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Child Dev. 2006 Jan-Feb;77(1):201-17.

Disclosure and secrecy in adolescent-parent relationships.

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University of Rochester, Rochester, NY 14627, USA.


Beliefs about parents' legitimate authority and adolescents' obligations to disclose to parents and actual disclosure and secrecy in different domains were examined in 276 ethnically diverse, lower middle-class 9th and 12th graders (Ms=14.62 and 17.40 years) and their parents (n=249). Adolescents were seen as more obligated to disclose prudential issues and less obligated to disclose personal than moral, conventional, and multifaceted issues; parents viewed adolescents as more obligated to disclose to parents than adolescents perceived themselves to be. Adolescents disclosed more to mothers than to fathers, particularly regarding personal issues, but mothers overestimated girls' disclosure. Greater trust, perceived obligations to disclose, and, for personal issues, more parental acceptance and psychological control predicted more disclosure and less secrecy.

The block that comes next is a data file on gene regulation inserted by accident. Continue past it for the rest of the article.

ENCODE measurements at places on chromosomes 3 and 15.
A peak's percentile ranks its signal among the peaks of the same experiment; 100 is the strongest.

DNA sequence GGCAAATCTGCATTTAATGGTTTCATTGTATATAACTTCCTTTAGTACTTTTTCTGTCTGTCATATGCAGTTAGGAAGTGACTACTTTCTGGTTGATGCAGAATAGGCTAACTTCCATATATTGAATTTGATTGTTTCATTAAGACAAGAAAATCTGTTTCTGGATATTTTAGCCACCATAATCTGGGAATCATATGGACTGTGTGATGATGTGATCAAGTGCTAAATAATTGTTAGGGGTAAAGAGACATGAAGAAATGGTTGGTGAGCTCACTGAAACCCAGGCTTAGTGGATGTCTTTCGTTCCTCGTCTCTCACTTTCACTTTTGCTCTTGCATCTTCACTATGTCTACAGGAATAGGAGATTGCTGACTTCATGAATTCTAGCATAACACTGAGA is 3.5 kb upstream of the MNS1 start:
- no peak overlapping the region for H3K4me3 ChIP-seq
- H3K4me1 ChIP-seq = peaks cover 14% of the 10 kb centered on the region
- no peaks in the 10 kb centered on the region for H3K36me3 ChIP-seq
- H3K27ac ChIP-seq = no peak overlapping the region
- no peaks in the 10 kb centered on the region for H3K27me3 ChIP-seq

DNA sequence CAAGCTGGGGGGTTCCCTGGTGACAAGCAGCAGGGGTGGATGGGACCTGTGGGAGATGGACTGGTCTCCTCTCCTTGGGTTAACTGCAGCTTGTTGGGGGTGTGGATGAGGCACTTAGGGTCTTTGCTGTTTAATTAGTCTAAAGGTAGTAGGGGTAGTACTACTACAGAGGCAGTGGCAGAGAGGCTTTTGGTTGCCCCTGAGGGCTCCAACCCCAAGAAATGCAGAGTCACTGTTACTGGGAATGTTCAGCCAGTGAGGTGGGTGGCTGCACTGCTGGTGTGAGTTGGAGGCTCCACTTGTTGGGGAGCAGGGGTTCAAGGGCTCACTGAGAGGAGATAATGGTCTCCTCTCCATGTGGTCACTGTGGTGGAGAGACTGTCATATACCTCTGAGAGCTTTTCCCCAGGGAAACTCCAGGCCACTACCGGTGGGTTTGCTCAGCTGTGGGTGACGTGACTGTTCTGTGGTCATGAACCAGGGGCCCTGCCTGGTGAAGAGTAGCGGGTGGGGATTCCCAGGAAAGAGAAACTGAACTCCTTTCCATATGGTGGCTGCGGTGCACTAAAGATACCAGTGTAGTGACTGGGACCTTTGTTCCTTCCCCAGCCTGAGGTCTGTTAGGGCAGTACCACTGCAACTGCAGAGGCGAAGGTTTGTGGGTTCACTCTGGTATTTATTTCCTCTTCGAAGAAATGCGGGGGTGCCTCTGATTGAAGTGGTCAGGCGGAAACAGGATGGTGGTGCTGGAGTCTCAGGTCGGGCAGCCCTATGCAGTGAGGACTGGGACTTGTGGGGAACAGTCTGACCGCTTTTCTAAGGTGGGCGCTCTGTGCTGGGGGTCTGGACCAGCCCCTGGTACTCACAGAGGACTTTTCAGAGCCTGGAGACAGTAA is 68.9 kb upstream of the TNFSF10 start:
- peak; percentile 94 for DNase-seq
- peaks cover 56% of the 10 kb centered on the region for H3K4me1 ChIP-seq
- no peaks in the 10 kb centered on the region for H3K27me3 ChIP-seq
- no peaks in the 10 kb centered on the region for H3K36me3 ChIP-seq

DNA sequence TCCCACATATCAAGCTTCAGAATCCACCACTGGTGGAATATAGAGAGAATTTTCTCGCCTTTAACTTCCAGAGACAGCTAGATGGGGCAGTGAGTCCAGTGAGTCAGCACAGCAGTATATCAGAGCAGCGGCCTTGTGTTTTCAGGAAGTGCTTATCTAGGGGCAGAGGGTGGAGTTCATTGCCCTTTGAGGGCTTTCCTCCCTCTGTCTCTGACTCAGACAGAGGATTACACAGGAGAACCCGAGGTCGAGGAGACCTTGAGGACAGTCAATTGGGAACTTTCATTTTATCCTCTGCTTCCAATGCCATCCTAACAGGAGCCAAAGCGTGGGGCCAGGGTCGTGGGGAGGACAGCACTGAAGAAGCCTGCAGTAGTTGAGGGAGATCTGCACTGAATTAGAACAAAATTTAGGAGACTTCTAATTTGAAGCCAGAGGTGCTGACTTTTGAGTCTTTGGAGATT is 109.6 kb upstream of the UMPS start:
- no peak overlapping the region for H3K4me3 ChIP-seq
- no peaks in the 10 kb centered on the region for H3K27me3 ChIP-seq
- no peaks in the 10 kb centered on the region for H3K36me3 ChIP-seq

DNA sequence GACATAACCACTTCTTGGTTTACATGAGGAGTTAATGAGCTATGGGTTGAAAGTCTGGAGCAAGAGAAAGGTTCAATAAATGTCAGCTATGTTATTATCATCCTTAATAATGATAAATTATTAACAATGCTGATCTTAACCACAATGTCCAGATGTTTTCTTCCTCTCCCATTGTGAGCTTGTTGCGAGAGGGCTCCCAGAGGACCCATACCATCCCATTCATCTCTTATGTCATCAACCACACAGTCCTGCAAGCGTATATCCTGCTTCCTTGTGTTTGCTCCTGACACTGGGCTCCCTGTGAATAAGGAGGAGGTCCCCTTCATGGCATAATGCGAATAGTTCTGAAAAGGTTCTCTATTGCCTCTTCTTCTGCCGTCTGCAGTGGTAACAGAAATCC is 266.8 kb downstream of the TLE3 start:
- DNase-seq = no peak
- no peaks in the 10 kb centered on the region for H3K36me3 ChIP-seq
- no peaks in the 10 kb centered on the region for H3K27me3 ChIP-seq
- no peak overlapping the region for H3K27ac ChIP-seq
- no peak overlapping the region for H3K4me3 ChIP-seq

[Indexed for MEDLINE]

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